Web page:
HBC board will look for alternatives to bikes

The Habitat Bicycle Challenge originated from one Yale student’s desire to make change in the world by hosting more than just a bake sale. In 1994, Antony Brydon and seven of his friends saddled up and biked across the country, raising enough money to build one house for a deserving New Haven family. Fourteen years later, the Challenge has grown to be the largest single fundraiser for any Habitat for Humanity affiliate in the country, collectively raising over $2.4 million and spreading awareness about Habitat’s mission to hundreds of communities across the country.

Although the Challenge expanded into a three-route, 90-person endeavor, it has remained grass-roots-based and entirely student-run. To organize the trip, 12 Yale student leaders begin planning in October, devoting the rest of the school year to planning safe routes, training riders, securing sponsorships, calling host churches and making all the other arrangements that go into a long-distance bicycle tour. They spend a significant amount of time together in the Habitat for Humanity of Greater New Haven office, where they become well acquainted with the organization for which they are raising money. The riders, likewise, begin their preparations in November when, after being accepted on the ride, they ask friends and family members for their financial support to reach the $4,000 minimum fundraising goal, and then they begin training on their bikes by March.

Last year, in an attempt to build more institutional memory within the organization and ensure that HBC was as safe as possible for all participants, several former leaders and riders joined together to form the first HBC Student Board of Directors. We developed a leader training program that included Wilderness First Aid certification, a two-day National Outdoor Leadership School course and a spring break simulation of the HBC experience. We trained prospective riders on routes in the New Haven area; instituted a fitness test for all participants; underwent a comprehensive review of every HBC route; and, most importantly, served as a critical source of support and guidance for the trip’s leaders.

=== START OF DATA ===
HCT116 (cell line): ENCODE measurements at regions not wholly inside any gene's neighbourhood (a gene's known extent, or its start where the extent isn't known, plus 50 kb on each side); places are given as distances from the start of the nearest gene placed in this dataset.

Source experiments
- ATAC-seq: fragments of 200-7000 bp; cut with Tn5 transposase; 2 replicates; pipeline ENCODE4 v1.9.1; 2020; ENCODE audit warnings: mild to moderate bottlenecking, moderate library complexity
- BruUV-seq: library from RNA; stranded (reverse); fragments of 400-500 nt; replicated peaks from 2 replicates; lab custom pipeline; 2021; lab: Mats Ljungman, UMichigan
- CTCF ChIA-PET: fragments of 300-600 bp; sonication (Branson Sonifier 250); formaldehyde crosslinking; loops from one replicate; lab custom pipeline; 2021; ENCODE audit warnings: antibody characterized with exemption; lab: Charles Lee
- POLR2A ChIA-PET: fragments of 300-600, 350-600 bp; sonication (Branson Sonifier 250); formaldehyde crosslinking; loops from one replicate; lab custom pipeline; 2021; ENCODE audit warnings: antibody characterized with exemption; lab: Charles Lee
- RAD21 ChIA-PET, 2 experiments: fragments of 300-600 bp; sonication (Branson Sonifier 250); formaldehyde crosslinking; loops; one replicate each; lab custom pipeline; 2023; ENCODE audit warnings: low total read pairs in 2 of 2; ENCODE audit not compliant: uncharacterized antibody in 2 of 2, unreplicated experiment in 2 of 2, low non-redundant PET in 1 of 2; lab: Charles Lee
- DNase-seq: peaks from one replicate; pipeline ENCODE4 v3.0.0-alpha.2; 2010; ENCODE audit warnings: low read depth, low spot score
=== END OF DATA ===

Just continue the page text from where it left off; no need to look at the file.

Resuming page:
Despite our best efforts, bicycling cross-country is a dangerous undertaking and accidents happen. The Habitat Bicycle Challenge family has been deeply affected by recent accidents leading up to and on our trips. While the decision to ride cross-country on a bicycle with HBC has always rested with the individual rider, we, the Habitat Bicycle Challenge Student Board of Directors, can no longer endorse and organize the trip in its current form for these riders. The Habitat for Humanity of Greater New Haven Board of Directors, the Habitat staff and the ride’s student organizers have concluded that the benefits of this bicycle ride are not worth the inherent risks that accompany placing 90 cyclists on American roads.

We know that this announcement will affect many people, and not just those on the Yale campus. In addition to funding the construction of dozens of homes in New Haven, HBC has empowered hundreds of college students to give up their summer for the greater good and has inspired countless communities across the country to believe that young people can make a difference. For these reasons, we believe that we have a responsibility to continue the mission and spirit of the Challenge. We cannot just walk away from our charity, our students and our nationwide network of supporters.

We propose a reincarnation of the Challenge: a new adventure that will allow Antony Brydon’s vision to live on for years to come. The next Habitat Challenge could take several forms; proposed ideas include long-distance backpacking and kayaking trips. We invite any interested members of the HBC and Yale communities to join us at a meeting on Monday, Oct. 1, at 8 p.m. in the Dwight Hall Common Room to lend us your ideas and energy and to help shape the future of fundraising for Habitat at Yale. We hope you will step up to the Challenge.

Jessica Bialecki is a senior in Silliman College. Eric Bloom is a senior in Morse College. Sophie Turrell is a senior in Berkeley College. They are members of the Habitat Bike Challenge Student Board of Directors.

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